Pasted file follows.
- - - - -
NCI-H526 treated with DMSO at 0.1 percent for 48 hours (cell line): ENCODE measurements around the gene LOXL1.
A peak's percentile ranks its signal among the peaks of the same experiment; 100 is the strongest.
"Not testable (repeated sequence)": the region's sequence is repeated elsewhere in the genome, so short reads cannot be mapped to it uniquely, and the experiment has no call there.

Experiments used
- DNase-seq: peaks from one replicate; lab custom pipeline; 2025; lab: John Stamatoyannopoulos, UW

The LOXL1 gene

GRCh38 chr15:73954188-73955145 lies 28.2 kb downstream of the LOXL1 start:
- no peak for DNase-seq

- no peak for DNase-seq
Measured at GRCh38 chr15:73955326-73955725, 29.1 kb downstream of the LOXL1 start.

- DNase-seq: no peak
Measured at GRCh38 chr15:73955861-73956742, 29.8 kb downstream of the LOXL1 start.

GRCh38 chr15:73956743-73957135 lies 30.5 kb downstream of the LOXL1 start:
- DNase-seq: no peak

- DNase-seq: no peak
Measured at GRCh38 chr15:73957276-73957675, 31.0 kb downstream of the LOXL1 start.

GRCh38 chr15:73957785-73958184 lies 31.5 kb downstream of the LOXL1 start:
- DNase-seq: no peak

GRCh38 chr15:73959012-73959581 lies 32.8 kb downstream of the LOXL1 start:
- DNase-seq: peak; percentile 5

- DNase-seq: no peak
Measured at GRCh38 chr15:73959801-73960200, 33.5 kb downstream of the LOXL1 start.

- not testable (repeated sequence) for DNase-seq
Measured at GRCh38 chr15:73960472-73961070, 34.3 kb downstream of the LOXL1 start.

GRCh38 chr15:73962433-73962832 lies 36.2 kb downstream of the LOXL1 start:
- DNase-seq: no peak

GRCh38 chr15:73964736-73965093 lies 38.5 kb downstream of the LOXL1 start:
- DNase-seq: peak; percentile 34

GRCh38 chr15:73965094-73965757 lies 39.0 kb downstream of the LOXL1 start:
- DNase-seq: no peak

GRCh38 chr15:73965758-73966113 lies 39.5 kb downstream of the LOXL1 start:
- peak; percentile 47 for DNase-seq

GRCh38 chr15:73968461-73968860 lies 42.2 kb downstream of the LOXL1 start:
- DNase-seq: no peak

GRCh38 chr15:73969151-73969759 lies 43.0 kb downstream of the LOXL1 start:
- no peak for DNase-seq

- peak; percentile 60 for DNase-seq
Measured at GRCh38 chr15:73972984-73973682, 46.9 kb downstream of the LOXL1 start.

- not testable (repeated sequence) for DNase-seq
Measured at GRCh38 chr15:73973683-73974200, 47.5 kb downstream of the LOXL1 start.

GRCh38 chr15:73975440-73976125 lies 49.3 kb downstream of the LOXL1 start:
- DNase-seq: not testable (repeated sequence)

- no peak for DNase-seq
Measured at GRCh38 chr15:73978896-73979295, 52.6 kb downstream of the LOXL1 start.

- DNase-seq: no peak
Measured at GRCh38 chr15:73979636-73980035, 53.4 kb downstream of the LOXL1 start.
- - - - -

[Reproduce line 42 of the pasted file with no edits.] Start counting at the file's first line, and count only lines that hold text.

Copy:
- DNase-seq: not testable (repeated sequence)